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AAL Uses Varied Approach To Compensate Teams

June 1, 1993
Related Topics: Compensation Design and Communication, Variable Pay, Featured Article
Aid Association for Lutherans (AAL), a fraternal-benefits society, leaves nothing to chance when it comes to compensating members of its insurance-service teams. The company, which is based in Appleton, Wisconsin, has devised a four-legged compensation stool, which allows the company to:

  • Recognize individual achievements
  • Reward team productivity
  • Compensate employees for the acquisition of new skills
  • Remain competitive with its salary structure.

AAL has 15 service teams, organized geographically, that perform all services necessary for the company's insurance products. For example, a team, comprising 25 employees, can underwrite a policy, pay a claim, change beneficiaries and modify coverage levels. Furthermore, team members can provide these services for any product, be it life insurance, health or disability insurance.

Before developing the team structure in 1987, the company had organized these services functionally, according to the type of product. Service requests traveled from unit to unit, increasing the amount of time needed to service a customer, and boosting the chance for errors.

"By moving to teams, we were challenging employees to see the whole job, rather than just the piece they performed individually," explains Jerry Laubenstein, vice president of insurance services. "But we also wanted them to learn additional jobs that could help the team as a whole, and we wanted the team to find ways to boost its overall performance."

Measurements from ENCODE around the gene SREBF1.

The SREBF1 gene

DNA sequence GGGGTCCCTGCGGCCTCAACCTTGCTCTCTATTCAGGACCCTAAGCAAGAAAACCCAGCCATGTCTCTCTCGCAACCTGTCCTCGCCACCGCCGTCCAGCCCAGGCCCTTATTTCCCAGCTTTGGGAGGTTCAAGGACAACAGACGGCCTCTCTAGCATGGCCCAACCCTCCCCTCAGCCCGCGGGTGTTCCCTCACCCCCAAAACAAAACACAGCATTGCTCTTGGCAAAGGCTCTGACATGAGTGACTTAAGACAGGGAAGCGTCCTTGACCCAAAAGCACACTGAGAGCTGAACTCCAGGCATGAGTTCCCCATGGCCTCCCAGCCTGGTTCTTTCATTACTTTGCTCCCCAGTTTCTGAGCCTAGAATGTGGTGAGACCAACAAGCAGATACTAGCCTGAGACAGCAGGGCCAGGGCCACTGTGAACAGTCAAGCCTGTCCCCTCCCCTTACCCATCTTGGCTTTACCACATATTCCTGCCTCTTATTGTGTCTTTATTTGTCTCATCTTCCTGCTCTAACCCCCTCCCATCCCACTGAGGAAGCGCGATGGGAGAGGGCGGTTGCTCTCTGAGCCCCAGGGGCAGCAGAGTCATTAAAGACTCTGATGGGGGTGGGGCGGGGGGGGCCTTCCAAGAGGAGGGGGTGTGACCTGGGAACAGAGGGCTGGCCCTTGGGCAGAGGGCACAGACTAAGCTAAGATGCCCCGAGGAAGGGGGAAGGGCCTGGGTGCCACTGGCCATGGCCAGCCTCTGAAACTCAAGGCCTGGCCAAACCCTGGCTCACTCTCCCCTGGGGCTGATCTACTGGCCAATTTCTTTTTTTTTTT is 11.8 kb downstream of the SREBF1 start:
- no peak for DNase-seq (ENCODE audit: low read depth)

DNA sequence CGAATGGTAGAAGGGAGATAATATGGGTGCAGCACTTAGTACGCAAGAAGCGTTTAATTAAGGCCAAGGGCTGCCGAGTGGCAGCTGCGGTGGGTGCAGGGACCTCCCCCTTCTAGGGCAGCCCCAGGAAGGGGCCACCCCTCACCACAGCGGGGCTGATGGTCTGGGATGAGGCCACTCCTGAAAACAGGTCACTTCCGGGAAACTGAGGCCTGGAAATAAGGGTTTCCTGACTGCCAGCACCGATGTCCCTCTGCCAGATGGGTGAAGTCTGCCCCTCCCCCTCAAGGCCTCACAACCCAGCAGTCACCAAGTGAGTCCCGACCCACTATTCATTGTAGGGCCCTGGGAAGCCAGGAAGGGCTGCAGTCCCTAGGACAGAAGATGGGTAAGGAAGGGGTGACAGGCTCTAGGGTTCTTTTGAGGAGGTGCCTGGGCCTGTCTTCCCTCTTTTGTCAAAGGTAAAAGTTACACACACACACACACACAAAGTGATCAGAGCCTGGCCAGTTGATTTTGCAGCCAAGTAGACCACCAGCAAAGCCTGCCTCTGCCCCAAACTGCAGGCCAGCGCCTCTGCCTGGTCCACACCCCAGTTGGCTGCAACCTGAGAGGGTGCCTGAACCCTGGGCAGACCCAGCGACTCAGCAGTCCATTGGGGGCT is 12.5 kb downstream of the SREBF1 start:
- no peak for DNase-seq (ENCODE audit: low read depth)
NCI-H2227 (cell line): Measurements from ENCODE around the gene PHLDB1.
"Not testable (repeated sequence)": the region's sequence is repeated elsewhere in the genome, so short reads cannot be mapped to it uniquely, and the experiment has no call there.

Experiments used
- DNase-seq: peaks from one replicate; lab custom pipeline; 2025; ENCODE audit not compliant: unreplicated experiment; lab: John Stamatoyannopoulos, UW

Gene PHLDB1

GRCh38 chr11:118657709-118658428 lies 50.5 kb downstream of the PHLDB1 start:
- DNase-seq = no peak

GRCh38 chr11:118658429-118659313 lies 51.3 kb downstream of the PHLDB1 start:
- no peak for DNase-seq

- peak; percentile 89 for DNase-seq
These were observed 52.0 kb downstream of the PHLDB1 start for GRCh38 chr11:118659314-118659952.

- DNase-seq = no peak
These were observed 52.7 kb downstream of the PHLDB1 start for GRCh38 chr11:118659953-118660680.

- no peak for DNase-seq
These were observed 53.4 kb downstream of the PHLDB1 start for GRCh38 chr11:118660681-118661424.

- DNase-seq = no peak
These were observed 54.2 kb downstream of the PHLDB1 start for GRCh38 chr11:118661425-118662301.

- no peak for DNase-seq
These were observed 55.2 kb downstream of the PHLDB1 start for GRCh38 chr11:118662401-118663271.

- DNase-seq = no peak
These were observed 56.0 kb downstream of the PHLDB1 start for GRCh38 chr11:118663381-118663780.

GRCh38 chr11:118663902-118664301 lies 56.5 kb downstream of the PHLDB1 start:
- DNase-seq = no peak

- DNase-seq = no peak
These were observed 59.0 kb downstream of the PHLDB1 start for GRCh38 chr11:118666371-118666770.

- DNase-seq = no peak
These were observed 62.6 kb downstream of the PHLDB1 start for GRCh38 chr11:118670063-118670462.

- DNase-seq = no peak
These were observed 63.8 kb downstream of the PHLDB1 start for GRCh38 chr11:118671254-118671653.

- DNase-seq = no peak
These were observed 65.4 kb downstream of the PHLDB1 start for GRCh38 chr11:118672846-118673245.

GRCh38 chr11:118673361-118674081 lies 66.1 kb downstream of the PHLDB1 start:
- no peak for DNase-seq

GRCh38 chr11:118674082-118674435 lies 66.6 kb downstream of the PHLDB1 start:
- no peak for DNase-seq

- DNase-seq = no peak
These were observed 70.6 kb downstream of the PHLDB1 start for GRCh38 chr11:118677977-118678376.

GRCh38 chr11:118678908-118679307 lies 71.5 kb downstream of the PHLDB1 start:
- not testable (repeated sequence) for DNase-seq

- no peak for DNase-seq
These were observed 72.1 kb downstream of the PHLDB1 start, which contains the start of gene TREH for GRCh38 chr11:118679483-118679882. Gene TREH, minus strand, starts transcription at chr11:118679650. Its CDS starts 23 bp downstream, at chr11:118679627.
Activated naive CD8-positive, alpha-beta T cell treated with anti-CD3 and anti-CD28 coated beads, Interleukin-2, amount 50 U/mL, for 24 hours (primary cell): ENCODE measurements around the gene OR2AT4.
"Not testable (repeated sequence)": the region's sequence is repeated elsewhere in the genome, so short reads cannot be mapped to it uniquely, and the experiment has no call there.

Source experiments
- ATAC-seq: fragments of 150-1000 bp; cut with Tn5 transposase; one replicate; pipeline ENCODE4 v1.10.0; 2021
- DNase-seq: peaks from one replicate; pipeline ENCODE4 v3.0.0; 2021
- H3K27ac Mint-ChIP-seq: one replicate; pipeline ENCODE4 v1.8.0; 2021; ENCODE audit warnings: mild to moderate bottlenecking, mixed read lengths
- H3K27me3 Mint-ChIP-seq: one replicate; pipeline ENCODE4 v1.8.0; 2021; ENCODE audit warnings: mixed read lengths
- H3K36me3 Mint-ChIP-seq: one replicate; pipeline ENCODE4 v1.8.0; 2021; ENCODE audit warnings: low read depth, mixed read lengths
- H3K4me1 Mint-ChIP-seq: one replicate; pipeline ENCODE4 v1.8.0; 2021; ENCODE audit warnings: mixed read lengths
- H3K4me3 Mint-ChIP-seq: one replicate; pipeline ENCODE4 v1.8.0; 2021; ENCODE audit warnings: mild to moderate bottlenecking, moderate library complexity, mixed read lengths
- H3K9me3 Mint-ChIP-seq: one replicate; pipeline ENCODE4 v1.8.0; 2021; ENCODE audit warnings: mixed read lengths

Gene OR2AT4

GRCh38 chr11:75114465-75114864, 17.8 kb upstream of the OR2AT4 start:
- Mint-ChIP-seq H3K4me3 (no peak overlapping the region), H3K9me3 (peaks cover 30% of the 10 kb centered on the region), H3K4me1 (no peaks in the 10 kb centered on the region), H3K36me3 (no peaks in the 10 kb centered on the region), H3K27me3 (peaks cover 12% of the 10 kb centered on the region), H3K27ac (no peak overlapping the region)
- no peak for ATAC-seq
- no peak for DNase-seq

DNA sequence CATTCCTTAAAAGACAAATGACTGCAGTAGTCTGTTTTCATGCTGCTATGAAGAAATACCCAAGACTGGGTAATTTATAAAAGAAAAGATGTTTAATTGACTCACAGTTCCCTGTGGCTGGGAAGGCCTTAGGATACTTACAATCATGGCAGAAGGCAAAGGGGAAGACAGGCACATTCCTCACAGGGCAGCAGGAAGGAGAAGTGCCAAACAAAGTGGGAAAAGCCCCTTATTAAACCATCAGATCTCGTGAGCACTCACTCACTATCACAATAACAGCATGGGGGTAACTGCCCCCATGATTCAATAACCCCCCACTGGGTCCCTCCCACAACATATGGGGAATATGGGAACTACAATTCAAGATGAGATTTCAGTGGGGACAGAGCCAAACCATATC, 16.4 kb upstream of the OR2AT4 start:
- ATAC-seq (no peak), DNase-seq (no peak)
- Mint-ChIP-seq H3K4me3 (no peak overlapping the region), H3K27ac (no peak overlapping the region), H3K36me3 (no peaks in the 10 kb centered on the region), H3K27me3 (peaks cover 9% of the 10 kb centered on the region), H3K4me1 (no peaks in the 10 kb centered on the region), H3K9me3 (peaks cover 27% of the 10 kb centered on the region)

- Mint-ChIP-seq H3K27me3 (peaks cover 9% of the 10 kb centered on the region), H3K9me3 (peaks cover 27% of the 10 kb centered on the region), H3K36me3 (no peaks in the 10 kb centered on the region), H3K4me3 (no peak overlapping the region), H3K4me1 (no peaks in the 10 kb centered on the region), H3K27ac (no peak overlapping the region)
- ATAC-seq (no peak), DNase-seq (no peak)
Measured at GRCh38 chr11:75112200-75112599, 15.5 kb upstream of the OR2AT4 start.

To promote all of these changes, AAL revamped its compensation structure completely to include four main elements.

  1. A skill-based pay program:
    The company has implemented a skill-based pay system that compensates individuals for each additional skill they acquire in an effort to help the team. As one of the first organizations to implement skill-based pay for white-collar workers, AAL developed a dictionary that describes all the services performed by team members and lists their associated dollar value. Employees are paid a base wage for the primary service they perform, and they can receive incremental pay increases for each service added to their repertoire of skills.
  2. A team-incentive program:
    AAL has implemented a team-incentive program through which the entire team is awarded an annual bonus based on three factors:
    • Productivity
    • Customer satisfaction
    • Quality of work.

    This team incentive can be worth as much as 10% of an employee's annual compensation.

  3. The use of market data:
    The company now relies heavily on market data to ensure that employees are paid competitive wages.
  4. An individual-incentive program:
    AAL has added an incentive component that recognizes outstanding achievement by individual employees. This lump-sum incentive is paid once a year only to those employees who are already paid at market value. This incentive is worth as much as 6% of an individual's compensation.

AAL's compensation structure didn't change all at once, Laubenstein says, and there were several problems along the way. "We went to teams in 1987 and didn't put any incentives in place until 1989. Then we moved entirely to team incentives, where we didn't recognize individuals at all. This caused a lot of problems with employees who were used to being recognized individually. Finally, in 1991, we modified the program to recognize both individual and team achievements."

Is the program working? "We're on a journey, and we haven't reached the destination yet," Laubenstein cautions. "But in the five years that we've been in teams, we've increased our productivity by 40%. Surveys reveal that more than 90% of our customers are satisfied with the level of service they're receiving. I'd say things are coming along well."

Personnel Journal, June 1993, Vol. 72, No.6, p. 64L.

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